How feasible is solar in the Northeast?

Discussion in 'General Solar' started by Landon, Mar 13, 2015.

  1. Landon

    Landon Member

    I'm up in the mid-Maine area. With our long winters, I'm not sure going completely solar will ever be possible. I am looking into working towards at least part of our power coming from solar energy, though.
  2. scott

    scott Administrator Staff Member


    Maine certainly isn't the sunniest place on earth, but solar is absolutely feasible in that area depending on what you are looking to do. It sounds like this will be for your home that is connected to the electric company?

    Based off of the Bangor International Airport Weather station, it would seem your utility company is Central Maine Power Co. You do have a couple of things working against you in regards to the financial benefit of solar. It seems there are a lot of trees in that area. Your home may have some shading concerns to contend with. On top of that, the average annual Peak Sun Hours is 3.9 which is not terrible, but is on the lower side of the scale. Here is a map to give you an idea how it relates to other areas.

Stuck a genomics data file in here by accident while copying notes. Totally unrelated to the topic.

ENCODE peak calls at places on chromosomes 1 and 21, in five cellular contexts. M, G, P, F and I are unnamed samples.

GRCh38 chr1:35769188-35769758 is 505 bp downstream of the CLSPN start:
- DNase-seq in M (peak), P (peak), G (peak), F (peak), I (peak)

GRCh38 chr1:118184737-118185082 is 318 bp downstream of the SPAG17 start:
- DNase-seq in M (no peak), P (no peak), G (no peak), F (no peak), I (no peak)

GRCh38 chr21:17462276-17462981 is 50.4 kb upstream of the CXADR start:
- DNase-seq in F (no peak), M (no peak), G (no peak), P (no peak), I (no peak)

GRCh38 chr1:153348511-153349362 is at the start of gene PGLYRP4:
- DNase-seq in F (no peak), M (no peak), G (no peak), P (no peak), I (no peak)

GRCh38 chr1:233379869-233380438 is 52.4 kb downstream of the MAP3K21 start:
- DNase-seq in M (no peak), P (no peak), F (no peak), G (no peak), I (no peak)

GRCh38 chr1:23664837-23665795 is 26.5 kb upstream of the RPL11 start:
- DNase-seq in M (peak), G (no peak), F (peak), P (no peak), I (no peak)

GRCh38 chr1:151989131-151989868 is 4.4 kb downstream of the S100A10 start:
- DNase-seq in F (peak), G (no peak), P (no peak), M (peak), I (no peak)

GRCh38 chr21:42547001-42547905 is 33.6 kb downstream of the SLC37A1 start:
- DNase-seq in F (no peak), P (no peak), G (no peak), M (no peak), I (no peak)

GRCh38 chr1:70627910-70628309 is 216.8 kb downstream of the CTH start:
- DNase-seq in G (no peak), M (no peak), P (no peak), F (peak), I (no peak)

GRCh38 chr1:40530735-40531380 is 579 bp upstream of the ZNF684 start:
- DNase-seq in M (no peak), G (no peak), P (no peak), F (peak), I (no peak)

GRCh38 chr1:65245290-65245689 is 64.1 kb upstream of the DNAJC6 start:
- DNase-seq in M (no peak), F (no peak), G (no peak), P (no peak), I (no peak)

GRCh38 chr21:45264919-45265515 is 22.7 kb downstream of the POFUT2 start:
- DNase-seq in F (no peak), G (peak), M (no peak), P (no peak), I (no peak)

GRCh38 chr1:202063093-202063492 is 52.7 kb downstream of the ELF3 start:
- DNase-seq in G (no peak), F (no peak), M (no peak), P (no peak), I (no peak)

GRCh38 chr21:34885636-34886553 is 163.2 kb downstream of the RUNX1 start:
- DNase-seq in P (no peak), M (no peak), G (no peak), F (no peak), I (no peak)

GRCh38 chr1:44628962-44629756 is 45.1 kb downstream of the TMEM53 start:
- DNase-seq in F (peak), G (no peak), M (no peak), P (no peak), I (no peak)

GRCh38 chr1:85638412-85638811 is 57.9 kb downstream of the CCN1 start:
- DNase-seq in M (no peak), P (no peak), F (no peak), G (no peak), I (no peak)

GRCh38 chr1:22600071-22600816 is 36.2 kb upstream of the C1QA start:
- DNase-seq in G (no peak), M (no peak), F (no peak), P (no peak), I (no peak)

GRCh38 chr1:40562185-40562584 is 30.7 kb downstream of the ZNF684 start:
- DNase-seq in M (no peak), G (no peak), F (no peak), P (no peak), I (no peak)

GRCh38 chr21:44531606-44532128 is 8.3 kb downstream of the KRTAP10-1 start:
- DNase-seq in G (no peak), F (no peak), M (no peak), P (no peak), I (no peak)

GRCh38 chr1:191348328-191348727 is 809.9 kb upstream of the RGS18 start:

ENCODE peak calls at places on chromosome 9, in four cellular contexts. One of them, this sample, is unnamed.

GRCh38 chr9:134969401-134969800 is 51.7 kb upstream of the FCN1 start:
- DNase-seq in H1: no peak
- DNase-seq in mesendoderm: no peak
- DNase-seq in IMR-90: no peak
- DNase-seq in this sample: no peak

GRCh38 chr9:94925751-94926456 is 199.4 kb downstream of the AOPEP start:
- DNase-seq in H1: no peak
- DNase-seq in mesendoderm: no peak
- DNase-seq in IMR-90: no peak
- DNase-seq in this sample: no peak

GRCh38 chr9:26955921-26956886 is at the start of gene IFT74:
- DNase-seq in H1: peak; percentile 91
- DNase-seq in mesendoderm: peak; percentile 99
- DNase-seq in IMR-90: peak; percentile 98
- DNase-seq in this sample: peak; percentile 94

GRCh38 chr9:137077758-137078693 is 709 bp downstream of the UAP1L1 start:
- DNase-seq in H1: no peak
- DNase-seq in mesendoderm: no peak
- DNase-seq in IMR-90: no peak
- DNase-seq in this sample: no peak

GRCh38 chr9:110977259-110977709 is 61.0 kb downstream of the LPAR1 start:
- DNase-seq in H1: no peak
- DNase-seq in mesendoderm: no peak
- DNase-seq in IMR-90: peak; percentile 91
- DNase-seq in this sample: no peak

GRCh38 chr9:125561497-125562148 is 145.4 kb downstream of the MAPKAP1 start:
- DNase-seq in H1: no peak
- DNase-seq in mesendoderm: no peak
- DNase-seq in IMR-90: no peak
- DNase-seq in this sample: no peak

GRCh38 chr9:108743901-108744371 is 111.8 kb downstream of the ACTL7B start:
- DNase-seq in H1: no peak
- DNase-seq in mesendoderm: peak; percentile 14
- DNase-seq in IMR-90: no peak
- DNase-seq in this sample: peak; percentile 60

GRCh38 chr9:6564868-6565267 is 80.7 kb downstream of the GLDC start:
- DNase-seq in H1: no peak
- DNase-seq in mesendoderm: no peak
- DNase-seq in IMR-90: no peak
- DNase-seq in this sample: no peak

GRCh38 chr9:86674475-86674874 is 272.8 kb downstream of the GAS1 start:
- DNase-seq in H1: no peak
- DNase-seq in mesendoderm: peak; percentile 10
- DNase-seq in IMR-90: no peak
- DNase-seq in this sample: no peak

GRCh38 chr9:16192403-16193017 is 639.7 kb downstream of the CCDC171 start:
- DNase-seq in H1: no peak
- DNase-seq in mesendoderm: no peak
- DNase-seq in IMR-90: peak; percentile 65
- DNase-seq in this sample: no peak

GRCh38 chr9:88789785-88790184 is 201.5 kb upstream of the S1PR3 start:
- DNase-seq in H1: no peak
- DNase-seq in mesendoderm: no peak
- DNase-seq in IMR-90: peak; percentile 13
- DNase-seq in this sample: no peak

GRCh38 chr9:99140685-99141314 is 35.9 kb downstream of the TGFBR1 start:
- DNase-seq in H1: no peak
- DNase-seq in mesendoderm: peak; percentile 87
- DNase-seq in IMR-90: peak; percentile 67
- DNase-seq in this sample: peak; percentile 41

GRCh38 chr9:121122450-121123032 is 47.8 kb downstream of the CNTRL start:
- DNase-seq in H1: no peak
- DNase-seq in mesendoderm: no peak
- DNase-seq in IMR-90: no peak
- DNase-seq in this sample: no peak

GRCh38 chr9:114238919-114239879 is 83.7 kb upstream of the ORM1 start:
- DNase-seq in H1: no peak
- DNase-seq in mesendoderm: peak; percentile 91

With that out of the way, the good news is that electricity is a little more expensive in Maine. Why is this good news? Well, this would mean that the value of each Kilowatt hour generated is higher than a state with very inexpensive electricity. In other words, solar will save you more money on your bill.

    There are some rebates and credits available to you that can further reduce the cost of solar. First of all, there is a 30% federal income tax credit available for solar. This is not a deduction, but a dollar for dollar credit. If you bought a $10k system, you would be able to get $3k credited back on the taxes you owe. There is also likely additional rebates and credits available through your state and utility. Here is a great website to look up those details:

    Hopefully somebody will post in this thread that is familiar with the rebates and credits in your area and can explain a bit more.

    Not sure if you saw it, but there is a design tool

    If you enter your address, you can work out how many modules can fit on your roof and what the production will be. If you can provide us with the system size that will fit on your roof, the amount of energy it would produce per year, and your current annual electric use, we can give you a much better idea of what a system might cost in your area and what the payback period would be.


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